Volvo…a car company that realises change is afoot
For long enough, Iain Robertson has stated emphatically that only ONE car company in the world actually knows where the future of motorcars lies, although he has been forced to nip at the Sino-Swedish firm’s heels to get its attention.
Breaking with tradition, Volvo Cars has attended the Automobility LA Show with a world-first: there is not a single car on its stand. It is a daring proposition, especially in vehicle-centric North America, where the subtlety of the Swedish firm’s approach might not obtain much purchase with the consumer. However, the LA Show is also reported worldwide, not least because it is the final major car event of the year and one that signposts the latest developments for next year.
Instead, Volvo will demonstrate its vision, redefining what a car can be.
Since motor shows were introduced, the car has always been a centrepiece, on a rotating stage, or covered by a silk sheet. With ‘dolly-birds’ in attendance, it is a barometric display of automotive strength, if not integrity. Yet, cars are changing, the industry is changing and so are the expectations of those people whom use cars. Volvo’s presence at Automobility LA has reflected these changes in the bravest and least cocky of manners.
The ways by which consumers experience a car brand is today more important than chrome, leather, or horsepower, all of which Volvo can deliver in spades. However, Volvo has seldom led its product offerings with superficialities. Instead, it has centred on its world-leading stance on both active and passive vehicle safety. Its ‘20:20’ forward marketing plan stated categorically around eight years ago that ‘nobody would die in a Volvo car crash by 2020’ and its interim figures support that boast. On the LA Volvo stand, visitors looked to the central space, where they would have expected to find a car, only to read a simple, yet surprising statement in carved wood: ‘This Is Not A Car’.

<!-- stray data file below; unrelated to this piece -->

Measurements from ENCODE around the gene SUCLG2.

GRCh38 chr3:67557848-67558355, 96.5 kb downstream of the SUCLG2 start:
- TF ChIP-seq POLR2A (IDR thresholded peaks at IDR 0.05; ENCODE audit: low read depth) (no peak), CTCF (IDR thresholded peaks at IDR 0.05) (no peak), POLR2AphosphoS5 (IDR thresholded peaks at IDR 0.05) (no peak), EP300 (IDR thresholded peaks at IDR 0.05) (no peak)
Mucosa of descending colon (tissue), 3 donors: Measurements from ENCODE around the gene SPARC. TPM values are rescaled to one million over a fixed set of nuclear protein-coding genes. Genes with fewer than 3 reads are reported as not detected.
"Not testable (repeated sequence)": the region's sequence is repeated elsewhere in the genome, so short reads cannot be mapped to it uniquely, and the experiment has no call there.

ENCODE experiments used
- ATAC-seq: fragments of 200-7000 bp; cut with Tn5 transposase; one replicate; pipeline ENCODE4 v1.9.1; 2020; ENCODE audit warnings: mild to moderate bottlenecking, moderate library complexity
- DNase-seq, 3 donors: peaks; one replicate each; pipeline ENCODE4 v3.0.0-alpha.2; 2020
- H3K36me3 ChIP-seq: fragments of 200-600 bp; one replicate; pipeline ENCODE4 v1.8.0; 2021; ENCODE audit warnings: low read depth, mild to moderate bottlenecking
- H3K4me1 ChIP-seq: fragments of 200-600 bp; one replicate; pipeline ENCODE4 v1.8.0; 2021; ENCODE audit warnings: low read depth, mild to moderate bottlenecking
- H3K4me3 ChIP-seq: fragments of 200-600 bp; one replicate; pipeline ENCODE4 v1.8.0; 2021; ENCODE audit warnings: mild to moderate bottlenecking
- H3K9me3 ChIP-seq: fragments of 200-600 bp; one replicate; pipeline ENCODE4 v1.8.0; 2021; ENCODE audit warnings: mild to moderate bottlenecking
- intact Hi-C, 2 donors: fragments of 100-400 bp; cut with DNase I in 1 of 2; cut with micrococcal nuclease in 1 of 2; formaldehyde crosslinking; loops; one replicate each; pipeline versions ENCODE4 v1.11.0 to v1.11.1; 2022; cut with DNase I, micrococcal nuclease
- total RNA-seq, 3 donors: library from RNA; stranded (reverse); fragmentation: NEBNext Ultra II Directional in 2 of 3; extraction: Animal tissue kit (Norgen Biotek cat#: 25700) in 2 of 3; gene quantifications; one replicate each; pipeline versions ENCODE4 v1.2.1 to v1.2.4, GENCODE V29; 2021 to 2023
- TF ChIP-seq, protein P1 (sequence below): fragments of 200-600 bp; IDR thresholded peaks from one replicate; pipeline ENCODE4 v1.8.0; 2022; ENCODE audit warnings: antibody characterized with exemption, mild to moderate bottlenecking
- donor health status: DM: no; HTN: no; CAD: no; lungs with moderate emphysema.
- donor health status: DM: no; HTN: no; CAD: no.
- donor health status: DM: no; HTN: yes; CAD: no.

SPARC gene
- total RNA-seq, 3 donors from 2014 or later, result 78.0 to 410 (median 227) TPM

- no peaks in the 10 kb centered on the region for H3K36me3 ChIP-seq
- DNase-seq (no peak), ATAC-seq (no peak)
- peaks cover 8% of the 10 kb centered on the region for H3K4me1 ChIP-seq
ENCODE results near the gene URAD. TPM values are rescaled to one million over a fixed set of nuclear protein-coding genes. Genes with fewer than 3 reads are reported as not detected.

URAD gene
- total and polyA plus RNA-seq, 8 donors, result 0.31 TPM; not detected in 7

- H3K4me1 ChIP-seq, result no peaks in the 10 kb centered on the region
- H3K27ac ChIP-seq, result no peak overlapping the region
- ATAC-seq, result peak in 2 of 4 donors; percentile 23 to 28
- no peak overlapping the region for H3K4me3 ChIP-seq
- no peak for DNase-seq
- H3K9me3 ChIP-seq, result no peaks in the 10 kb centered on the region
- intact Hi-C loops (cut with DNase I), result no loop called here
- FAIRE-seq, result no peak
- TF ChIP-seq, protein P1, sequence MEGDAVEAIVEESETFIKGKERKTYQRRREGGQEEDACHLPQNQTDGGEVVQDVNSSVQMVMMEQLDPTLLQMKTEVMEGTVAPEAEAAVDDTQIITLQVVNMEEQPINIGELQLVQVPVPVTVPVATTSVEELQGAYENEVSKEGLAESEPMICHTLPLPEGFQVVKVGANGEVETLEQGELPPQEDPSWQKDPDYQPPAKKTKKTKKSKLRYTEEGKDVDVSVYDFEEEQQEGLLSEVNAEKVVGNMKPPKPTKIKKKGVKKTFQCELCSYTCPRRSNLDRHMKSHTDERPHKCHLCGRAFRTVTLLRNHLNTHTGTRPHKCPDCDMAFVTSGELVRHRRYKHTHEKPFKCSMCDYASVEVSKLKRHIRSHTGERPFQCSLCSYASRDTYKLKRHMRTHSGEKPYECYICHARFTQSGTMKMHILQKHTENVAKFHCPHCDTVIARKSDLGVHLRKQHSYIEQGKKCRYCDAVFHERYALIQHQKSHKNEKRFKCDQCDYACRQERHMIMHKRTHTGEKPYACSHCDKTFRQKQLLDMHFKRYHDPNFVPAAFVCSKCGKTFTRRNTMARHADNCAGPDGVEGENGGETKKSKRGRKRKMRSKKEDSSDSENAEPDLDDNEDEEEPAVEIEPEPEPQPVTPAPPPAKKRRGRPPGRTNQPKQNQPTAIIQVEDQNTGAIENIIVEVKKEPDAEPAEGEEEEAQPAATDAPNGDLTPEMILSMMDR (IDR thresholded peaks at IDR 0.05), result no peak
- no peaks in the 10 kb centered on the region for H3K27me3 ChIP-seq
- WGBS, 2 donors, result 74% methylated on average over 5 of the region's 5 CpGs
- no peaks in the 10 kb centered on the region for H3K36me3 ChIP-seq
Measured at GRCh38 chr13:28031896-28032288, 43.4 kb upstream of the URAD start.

In calling the trade show Automobility LA, the organisers were recognising the disruption affecting the motor industry. Volvo wanted to demonstrate that it received the memo and that it desired to start a co-operative conversation about the future of automobility. Instead of bringing a concept car, Volvo personnel talked about the concept of a car. In doing so, Volvo realised that it would not win the ‘car of the show’ award in 2018, although it is comfortable with that…mainly because Automobility LA ‘was not a car show’.
In addition to making a disruptively powerful statement, Volvo Cars showed a number of interactive demonstrations of connectivity services, such as in-car delivery, car sharing, its vision for autonomous driving (as displayed in the Volvo 360c concept) and the car access service ‘Care by Volvo’.
Chief Executive of Volvo Cars, Håkan Samuelsson, stated: “Our industry is changing. Rather than just building and selling cars, we shall really provide our customers with the freedom to move in a personal, sustainable and safe way. We offer our customers access to a car, including new attractive services, whenever and wherever they want them.”
Volvo Cars believes truly in the power of strategic partnerships. With established technology companies such as Amazon, Google and Nvidia, as well as with technology start-ups that include Luminar and Zenuity, Volvo demonstrates innovative interaction with new types of partners. It is a direction that all other car companies must pursue, if they intend to survive in coming decades.
With the new company purpose, ‘Freedom to Move’ in a personal, sustainable and safe way, Volvo sets its direction for the future. By the middle of the next decade, half of its annual car volume will be fully electric, one-third of it will be autonomous/self-driving and Volvo will establish more than five million direct consumer relationships. The sea-change is occurring and Volvo knows it.
Volvo got into a bad habit, when it was snaffled-up by Ford Motor Company in the mid-1990s. Certain Americanisms, such as ‘premium’ entered its vocabulary. Under the same influence, the company assumed that it was a ‘rival’ to other ‘premium brands’. Yet, Volvo has always trodden a different pathway. While a notional rivalry does exist, Volvo retains its unique appeal. Its only true influences are those that come naturally to it, such as the applications of Swedish-sourced wood, steel and hide, allied to the unmistakable elegance of conservative Swedish style.
Conclusion: Volvo continues to plough its own, well-engineered furrow, a factor that we should applaud heartily. The company is proving a point at a time when the motor industry is in serious flux and ignoring it is not really an option.